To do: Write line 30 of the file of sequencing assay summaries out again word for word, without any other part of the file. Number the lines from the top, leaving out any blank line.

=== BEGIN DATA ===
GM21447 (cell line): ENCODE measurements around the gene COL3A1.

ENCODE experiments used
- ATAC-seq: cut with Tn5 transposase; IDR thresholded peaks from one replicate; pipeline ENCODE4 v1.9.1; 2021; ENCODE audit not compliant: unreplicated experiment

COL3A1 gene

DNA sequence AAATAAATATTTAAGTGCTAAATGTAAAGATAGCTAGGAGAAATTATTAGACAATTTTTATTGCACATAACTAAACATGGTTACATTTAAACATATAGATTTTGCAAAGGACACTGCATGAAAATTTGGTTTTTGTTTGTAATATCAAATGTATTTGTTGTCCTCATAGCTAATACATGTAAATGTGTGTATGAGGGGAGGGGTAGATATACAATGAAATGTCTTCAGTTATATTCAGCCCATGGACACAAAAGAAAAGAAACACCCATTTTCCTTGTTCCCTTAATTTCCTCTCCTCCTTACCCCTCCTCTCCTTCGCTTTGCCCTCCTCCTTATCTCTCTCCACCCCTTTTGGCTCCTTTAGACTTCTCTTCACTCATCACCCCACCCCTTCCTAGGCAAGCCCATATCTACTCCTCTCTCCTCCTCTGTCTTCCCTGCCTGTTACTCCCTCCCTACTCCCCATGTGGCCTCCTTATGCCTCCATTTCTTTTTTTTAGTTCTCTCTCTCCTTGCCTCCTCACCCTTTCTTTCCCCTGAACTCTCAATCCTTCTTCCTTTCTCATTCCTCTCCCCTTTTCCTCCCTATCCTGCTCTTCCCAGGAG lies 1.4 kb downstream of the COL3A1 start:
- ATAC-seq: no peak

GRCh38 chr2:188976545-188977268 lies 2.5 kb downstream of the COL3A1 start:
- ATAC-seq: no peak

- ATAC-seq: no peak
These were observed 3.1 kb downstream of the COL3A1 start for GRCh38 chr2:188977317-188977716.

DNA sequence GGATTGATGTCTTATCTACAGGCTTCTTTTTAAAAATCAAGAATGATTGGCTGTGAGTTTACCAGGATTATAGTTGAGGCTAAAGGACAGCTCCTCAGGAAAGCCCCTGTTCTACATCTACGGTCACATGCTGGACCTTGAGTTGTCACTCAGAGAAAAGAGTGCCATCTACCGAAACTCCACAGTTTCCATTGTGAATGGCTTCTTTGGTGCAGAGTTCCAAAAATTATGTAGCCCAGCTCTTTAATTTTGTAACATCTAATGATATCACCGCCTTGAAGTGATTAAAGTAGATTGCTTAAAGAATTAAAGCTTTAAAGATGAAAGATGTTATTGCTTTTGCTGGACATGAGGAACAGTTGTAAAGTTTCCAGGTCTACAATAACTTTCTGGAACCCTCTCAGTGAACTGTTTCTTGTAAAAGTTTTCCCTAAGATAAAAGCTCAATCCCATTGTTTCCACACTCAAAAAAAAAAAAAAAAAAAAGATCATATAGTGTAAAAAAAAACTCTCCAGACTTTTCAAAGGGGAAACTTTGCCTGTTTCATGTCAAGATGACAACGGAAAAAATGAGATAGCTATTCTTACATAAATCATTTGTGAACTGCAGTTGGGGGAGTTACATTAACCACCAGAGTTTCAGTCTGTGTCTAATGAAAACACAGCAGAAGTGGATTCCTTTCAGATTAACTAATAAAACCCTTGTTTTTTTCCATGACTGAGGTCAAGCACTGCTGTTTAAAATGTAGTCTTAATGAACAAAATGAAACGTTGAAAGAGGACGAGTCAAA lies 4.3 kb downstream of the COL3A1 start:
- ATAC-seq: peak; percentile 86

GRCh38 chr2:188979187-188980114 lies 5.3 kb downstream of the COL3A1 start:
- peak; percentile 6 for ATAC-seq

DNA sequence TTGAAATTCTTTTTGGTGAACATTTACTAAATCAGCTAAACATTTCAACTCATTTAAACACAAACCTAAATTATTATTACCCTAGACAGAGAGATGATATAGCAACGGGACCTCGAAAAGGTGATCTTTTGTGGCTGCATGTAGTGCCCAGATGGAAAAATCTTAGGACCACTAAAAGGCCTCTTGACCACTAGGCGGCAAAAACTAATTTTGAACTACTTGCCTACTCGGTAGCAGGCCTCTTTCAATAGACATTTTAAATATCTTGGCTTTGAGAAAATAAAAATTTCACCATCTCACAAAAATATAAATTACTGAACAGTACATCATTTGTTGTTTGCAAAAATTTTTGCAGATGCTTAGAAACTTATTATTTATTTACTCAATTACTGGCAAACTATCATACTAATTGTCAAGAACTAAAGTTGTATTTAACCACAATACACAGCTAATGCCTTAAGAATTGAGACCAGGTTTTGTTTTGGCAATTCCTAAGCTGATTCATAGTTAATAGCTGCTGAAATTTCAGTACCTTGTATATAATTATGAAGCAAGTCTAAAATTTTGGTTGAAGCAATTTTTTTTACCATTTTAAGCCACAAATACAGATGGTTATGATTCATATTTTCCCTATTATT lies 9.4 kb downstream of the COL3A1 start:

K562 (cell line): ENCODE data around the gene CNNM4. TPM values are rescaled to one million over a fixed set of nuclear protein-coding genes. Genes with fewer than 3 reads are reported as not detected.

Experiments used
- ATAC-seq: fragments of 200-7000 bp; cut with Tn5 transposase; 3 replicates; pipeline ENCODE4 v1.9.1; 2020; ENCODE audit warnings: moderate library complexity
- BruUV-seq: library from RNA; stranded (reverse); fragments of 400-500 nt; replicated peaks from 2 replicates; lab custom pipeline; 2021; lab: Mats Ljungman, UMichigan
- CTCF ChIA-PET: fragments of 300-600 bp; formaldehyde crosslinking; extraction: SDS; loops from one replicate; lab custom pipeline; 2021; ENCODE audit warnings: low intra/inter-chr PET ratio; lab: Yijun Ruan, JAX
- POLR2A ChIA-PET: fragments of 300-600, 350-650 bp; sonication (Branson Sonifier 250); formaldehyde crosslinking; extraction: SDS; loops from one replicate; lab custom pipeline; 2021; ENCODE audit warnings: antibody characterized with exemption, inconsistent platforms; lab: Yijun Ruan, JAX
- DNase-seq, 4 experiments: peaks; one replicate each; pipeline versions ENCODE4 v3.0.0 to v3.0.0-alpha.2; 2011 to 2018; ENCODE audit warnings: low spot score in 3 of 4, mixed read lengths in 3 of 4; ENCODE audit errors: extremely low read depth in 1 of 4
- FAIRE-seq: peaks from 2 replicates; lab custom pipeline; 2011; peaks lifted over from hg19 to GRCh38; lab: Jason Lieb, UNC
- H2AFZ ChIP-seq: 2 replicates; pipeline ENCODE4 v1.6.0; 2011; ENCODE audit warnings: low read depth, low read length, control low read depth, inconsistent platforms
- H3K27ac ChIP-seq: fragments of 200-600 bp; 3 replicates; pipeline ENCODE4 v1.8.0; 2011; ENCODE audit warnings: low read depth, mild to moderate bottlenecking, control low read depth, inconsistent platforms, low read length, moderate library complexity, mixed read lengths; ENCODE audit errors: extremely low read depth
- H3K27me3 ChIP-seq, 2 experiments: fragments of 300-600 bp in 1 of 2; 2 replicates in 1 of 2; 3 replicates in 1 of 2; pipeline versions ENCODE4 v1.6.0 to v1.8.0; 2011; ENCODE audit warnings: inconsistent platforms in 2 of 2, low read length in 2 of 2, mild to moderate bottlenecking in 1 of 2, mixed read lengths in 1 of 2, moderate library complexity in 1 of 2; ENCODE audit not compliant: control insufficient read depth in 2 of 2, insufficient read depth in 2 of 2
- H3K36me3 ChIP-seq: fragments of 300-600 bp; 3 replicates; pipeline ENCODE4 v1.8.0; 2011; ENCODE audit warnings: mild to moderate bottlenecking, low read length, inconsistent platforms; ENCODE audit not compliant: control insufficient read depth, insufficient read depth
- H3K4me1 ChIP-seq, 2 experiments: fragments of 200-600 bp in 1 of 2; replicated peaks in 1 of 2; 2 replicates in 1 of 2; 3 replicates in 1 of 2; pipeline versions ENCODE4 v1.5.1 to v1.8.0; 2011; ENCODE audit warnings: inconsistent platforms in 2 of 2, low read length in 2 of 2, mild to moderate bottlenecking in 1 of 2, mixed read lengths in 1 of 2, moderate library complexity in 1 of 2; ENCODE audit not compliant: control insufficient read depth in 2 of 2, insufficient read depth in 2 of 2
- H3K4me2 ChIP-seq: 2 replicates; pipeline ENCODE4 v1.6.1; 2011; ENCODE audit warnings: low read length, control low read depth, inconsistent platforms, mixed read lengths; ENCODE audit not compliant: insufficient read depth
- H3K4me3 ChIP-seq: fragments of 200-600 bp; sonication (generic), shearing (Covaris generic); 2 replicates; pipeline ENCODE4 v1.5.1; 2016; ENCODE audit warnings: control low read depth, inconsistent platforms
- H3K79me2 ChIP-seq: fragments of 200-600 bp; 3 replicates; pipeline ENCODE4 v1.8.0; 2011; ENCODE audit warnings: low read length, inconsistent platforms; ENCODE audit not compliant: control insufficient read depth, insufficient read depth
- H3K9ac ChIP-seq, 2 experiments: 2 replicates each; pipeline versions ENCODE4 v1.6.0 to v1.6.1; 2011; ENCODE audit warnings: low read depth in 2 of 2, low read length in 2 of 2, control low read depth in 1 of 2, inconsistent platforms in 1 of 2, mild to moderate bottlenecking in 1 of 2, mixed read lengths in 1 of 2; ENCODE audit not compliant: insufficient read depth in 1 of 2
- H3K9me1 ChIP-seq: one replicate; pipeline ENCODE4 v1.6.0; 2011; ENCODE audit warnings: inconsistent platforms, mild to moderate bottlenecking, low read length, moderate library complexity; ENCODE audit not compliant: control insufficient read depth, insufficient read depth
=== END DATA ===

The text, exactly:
- H3K4me3 ChIP-seq: fragments of 200-600 bp; sonication (generic), shearing (Covaris generic); 2 replicates; pipeline ENCODE4 v1.5.1; 2016; ENCODE audit warnings: control low read depth, inconsistent platforms